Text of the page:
The Crimean War began in October 1853, having been triggered by disagreements between Russia and the Ottoman Empire regarding Russia’s right to protect the Orthodox Christian minority in the Ottoman-controlled Holy Land. Against a background of declining Ottoman power, Britain and France later joined the war to stop Russia gaining dominance around the Black Sea.
Having raged for two and a half years, with fighting mostly taking place around the Crimean Peninsula, the “notoriously incompetent international butchery” ended when Russia accepted preliminary peace terms after Austria mobilised with the opposing forces. The subsequent peace conference in Paris featured Russia on one side of the table and the alliance of Britain, France, the Ottoman Empire, and Sardinia-Piedmont on the other.
The treaty guaranteed the independence and territorial integrity of the Ottoman Empire, and sought to achieve that with the ‘neutralisation’ of the Black Sea. This denied military access to the waters and also restricted Russia and Turkey from building military fortifications on the coast. Furthermore, the Treaty of Paris restored the territory that each nation controlled to that which had existed before the war, while Russia was forced to abandon its attempts to protect the Ottoman Empire’s Christian subjects.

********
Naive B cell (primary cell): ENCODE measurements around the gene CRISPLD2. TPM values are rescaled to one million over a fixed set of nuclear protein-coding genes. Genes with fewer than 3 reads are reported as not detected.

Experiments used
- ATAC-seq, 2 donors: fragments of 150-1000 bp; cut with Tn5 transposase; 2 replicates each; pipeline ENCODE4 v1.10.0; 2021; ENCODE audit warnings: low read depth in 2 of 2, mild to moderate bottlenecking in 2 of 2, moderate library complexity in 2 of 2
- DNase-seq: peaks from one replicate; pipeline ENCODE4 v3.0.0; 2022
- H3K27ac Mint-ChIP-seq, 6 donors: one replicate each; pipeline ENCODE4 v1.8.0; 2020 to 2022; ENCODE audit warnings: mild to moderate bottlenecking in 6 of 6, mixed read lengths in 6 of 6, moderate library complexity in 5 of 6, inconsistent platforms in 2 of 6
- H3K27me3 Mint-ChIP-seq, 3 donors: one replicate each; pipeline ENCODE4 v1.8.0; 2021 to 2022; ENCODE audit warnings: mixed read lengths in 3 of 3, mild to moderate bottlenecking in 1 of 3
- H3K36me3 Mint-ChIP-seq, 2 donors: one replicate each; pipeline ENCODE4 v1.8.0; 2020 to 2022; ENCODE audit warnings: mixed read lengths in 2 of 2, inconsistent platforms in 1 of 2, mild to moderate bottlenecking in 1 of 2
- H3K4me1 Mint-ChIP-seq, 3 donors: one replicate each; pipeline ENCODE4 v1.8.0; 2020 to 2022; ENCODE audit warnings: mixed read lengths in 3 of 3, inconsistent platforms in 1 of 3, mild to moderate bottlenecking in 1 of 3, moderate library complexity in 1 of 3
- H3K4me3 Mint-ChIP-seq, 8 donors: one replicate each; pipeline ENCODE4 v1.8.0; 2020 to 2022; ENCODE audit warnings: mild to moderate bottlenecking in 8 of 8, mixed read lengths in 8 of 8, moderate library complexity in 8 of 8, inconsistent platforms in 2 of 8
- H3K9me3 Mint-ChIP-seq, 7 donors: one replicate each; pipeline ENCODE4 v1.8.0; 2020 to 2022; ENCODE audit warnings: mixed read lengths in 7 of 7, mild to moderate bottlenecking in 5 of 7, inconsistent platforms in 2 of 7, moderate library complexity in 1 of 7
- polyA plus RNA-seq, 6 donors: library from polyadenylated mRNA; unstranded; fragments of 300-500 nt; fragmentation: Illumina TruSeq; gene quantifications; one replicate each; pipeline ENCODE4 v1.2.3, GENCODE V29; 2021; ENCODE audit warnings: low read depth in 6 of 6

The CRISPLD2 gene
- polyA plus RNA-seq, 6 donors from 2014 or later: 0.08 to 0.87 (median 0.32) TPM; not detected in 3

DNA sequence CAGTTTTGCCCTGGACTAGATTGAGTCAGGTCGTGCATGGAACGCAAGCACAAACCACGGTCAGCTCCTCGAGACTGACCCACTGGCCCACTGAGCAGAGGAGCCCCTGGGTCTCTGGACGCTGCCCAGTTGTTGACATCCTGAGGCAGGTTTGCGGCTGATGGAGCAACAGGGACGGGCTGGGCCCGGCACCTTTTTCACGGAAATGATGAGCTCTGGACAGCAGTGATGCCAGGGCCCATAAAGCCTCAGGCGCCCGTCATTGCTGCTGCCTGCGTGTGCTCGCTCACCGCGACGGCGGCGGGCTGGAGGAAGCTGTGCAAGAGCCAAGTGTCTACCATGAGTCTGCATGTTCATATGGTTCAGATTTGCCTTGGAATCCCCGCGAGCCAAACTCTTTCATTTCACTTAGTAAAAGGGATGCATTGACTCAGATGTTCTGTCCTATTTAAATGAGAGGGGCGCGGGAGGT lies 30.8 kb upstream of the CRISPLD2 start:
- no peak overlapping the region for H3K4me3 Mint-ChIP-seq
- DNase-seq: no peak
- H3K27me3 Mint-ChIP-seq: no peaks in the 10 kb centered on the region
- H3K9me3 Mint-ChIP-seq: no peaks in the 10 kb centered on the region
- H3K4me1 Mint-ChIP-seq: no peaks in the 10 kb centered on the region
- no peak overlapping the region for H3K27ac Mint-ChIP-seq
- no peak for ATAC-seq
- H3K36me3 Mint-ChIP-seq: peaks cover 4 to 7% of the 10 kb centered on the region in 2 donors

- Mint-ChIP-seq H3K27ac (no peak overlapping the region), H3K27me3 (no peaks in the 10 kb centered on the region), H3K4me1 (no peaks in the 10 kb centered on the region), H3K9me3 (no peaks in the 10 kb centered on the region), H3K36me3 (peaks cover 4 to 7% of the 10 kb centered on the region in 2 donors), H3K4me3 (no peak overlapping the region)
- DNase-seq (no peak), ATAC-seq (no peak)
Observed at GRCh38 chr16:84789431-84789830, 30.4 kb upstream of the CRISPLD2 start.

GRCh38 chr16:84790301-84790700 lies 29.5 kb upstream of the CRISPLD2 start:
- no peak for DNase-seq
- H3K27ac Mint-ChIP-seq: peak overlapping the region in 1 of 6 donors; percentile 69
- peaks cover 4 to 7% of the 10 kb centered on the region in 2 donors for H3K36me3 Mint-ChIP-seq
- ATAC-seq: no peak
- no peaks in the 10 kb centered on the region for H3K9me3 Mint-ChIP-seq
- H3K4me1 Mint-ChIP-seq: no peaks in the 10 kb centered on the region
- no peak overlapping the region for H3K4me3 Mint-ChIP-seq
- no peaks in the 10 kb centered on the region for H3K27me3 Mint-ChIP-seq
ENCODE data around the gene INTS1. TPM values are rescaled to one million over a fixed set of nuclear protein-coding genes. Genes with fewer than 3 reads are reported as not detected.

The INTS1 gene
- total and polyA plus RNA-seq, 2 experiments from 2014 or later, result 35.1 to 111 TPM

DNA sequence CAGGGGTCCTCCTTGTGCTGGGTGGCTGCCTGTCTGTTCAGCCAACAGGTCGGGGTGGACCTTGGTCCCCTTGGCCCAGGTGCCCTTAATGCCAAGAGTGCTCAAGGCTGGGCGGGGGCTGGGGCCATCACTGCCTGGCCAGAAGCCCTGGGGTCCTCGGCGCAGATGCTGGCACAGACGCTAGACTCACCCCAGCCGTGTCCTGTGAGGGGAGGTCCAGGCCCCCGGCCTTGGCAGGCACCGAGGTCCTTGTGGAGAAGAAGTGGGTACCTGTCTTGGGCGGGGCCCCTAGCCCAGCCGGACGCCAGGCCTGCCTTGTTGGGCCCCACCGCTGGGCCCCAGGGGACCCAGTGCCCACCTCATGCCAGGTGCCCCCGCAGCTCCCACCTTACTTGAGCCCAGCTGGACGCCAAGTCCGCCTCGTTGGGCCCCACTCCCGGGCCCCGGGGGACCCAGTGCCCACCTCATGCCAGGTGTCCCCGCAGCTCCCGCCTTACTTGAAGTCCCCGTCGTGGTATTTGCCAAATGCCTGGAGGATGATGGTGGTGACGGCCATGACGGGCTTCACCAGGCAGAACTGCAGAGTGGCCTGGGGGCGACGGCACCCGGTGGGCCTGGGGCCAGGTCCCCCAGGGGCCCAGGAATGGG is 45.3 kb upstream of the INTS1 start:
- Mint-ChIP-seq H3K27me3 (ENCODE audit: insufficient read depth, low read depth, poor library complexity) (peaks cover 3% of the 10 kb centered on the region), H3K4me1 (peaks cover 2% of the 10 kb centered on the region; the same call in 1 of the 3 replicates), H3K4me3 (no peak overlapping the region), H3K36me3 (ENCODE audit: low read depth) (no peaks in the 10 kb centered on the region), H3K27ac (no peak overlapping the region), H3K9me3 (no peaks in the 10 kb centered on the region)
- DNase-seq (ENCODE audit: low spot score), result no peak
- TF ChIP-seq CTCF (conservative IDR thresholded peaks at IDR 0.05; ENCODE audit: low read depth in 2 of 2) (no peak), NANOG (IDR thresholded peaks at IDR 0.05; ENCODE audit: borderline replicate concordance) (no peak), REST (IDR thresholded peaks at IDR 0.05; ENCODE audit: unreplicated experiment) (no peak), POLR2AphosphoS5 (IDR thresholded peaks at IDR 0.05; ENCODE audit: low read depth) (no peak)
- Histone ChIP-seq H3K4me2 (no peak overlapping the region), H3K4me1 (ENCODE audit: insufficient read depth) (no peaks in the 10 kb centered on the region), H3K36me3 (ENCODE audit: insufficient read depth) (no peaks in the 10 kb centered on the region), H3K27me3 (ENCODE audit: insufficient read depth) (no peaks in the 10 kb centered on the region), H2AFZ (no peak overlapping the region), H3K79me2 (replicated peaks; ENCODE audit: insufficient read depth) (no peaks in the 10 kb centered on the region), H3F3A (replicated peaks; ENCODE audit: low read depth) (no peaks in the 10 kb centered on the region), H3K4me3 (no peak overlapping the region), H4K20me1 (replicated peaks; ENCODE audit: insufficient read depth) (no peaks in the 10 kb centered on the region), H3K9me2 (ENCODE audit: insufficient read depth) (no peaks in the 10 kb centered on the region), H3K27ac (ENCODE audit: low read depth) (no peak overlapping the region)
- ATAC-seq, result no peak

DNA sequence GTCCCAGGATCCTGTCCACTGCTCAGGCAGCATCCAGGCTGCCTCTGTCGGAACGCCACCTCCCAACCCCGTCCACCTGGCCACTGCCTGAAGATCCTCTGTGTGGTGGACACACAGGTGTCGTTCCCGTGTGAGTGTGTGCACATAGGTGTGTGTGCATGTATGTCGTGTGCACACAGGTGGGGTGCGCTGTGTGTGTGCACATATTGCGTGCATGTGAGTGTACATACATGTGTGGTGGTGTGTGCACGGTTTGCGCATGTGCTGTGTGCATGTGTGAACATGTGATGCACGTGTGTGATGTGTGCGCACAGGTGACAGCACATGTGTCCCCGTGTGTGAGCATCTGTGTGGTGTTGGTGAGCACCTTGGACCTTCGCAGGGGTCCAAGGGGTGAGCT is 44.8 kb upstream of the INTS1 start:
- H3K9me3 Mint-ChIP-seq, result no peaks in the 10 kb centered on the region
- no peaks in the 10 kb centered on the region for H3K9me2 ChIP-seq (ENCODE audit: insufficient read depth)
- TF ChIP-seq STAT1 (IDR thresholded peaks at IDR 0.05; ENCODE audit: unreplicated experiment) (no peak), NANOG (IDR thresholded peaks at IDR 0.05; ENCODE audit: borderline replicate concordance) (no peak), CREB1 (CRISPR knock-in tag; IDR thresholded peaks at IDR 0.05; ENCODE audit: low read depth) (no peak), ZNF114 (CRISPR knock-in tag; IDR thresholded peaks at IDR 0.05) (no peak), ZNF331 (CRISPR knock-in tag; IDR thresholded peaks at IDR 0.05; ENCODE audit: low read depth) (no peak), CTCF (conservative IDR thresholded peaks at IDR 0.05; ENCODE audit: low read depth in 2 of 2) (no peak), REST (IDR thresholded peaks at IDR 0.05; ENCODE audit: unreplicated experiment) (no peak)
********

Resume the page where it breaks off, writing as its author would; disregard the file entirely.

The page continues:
In reality the treaty only returned temporary stability to Europe. The Ottoman Empire failed to reform and so continued to crumble as nationalist sentiment grew. The larger ‘Eastern Question’ itself remained unsettled and, in 1877, Russia and the Ottoman Empire again went to war.